DOCTRINE. It is the character of the Most High, that he is a God that hears prayers. I shall handle this point in the following method. 1. Show that the Most High is a God that hears prayer. 2. That he is eminently such a God.

3. That he is so distinguishingly, or that herein he is distinguished from all false gods.

4. Give the reasons of the doctrine.

I. The Most High is a God that hears prayer. Though he is infinitely above all, and stands in no need of creatures; yet he is graciously pleased to take a merciful notice of poor worms of the dust. He manifests and presents himself as the object of prayer, appears as sitting on a mercy seat, that men may come to him by prayer. When they stand in need of any thing, he allows them to come to him, and ask it of him; and he is wont to hear their prayers. God in his word hath given many promises that he will hear their prayers; the Scripture is full of examples of it; and God, in his dispensations towards his church, manifests himself to be a God that hears prayer.

Here it may be inquired, What is meant by God's hearing prayer? There are two things implied in it.

1. His accepting the supplications of those who pray to him. He accepts them when they come to him; their address to him is well taken, he is well pleased with it. He approves of their coming to him, and approves of their

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asking such mercies as they request of him, and approves of their manner of doing it. He accepts of their prayers as an offering to him; he accepts the honor they do him in prayer.

2. He acts agreeably to his acceptance; and that two ways.

(1.) He sometimes manifests his acceptance of their prayers, by, special discoveries of his mercy and sufficiency which he makes in prayer, or immediately after. God is soinetimes pleased to manifest his acceptance of his people's prayers: he gives them special communion with him in prayer. While they are praying, he as it were comes to them, and discovers himself to them ; gives thern sweet views of his glorious grace, purity, sufficiency, and sovereignty; and enables them, with great quietness, to rest in him, and leave themselves and prayers with him, submitting to his will, and trusting in his grace and faithfulness. Such a manifestation God seems to have made of himself in prayer to HANNAH, which so quieted and composed her mind, and took away her sadness. We read in the first chapter of the first book of Samuel, how earnest she was, how exercised in her mind, and that she was a woman of a sorrowful spirit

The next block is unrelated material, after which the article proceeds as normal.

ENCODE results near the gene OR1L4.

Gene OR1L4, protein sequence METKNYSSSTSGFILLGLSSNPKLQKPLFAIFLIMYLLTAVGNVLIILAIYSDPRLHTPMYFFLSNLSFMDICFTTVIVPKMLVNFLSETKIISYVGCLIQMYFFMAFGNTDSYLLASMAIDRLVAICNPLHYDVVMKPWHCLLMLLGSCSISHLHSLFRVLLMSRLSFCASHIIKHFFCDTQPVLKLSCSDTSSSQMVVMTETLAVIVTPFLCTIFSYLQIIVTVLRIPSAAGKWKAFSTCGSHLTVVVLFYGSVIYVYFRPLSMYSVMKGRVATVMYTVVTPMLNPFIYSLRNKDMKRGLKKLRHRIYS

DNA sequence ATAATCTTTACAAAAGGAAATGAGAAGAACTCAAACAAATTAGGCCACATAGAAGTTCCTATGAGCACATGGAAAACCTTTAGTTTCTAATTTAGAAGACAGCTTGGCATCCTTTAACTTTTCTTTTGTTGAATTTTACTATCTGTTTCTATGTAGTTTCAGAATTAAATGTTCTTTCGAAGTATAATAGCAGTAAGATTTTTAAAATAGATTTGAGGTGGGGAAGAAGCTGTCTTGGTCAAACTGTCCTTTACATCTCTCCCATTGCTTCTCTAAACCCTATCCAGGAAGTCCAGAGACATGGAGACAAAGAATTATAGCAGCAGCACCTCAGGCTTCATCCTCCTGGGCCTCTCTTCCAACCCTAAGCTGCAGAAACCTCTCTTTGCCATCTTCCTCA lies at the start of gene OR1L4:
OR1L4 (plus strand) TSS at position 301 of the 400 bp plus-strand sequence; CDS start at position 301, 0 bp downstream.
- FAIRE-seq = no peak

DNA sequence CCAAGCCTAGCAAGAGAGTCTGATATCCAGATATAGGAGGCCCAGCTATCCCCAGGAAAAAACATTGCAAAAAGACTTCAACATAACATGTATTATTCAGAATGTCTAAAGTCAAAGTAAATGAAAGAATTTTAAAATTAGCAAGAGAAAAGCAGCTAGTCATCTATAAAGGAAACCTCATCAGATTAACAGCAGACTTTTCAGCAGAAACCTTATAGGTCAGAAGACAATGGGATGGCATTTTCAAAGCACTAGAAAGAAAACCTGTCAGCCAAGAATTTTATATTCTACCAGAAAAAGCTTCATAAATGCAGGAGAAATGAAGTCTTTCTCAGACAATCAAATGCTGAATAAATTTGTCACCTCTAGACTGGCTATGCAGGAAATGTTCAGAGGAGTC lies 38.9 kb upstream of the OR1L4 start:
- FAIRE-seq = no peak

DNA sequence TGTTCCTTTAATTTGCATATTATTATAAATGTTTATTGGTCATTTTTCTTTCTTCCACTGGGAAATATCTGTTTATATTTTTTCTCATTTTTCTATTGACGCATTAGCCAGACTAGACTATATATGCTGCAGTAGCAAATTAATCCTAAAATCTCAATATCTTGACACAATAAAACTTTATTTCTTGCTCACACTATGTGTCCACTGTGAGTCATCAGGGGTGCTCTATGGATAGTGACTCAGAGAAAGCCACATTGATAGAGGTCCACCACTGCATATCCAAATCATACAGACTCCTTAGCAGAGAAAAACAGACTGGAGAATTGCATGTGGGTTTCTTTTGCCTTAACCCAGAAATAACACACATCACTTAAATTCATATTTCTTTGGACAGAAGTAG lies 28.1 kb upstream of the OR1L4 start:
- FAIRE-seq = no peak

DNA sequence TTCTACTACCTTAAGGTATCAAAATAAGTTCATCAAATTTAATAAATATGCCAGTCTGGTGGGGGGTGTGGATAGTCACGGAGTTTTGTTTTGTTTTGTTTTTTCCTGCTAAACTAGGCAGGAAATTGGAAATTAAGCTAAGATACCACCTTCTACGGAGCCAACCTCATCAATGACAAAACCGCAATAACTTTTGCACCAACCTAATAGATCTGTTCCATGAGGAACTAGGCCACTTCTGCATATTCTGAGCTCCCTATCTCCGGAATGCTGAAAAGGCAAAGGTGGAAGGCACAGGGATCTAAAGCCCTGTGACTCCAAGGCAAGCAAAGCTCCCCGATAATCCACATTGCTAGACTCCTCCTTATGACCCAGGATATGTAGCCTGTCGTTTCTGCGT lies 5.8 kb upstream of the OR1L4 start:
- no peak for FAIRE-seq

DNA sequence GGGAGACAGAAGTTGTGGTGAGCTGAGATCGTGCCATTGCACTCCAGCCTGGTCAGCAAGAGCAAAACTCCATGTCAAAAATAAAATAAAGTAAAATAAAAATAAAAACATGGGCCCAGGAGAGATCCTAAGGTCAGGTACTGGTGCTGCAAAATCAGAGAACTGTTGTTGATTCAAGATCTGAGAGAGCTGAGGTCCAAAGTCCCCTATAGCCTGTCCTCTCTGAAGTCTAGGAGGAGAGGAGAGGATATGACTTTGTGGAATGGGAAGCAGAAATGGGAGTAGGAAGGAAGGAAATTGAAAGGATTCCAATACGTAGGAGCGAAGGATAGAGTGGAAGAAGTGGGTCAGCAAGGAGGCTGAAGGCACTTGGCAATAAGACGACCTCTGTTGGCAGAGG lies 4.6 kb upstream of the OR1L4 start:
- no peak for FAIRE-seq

. But she came and poured out her soul before God, and spake out of the abundance of her complaint and grief; then we read, that she went away, and did eat, and her countenance was no more sad, verse 13, which seems to have been from some refreshing discoveies which God had made of himself to her, to enable her quietly to submit to his will, and trust in his mercy, whereby God manifested his acceptance of her.

Not that I conclude that persons can hence argue, that the particular thing which they ask will certainly be given them, or that they can particularly foretell from it what God will do in answer to their prayers, any farther than he has promised in his word; yet God may, and doubtless does, thus testify his acceptance of their prayers, and from hence they may confidently rest in his providence, in his merciful ordering and disposing with respect to the thing which

(2) God manifests his acceptance of their prayers, by answering them, by doing for them agreeably to their needs and supplications. He not only inwardly and spiritually discovers his mercy to their souls by his Spirit, but outwardly in his providence, by dealing mercifully with them in his providence, in consequence of their prayers, and by causing an agreeableness between his providence and their prayers.

I proceed now,

II. To show that it is eminently the character of the true God, that he is a God that hears prayer. This appears in several things.

1. In his giving such free access to him by prayer. God in his word manifests himself ready at all times to allow us to come to him. He sits on a throne of grace; and there is no vail to hide this throne, and keep us from it. The vail is rent from the top to the bottom ; the way is open at all times, and we may go to God as often as we will. Although God be infinitely above us, yet we may come with boldness. Heb. iv. 14, 16, “Let us therefore come boldly unto the throne of grace, that we may obtain mercy, and find grace to help in time of need.” How wonderful is it that such worms as we should be allowed to come boldly at all times to so great a God!

Thus God indulges all kinds of persons, of all nations, Jews or Gentiles: 1 Cor. i. 2, 3,“ Unto all that in every place call on the name of Jesus Christ our Lord, both theirs and ours; grace be unto you,” &c. God allows such access to all of all ranks; none are so mean but that they may come boldly to God by prayer. Yea, God allows the most vile and unworthy; the greatest sinners

they ask.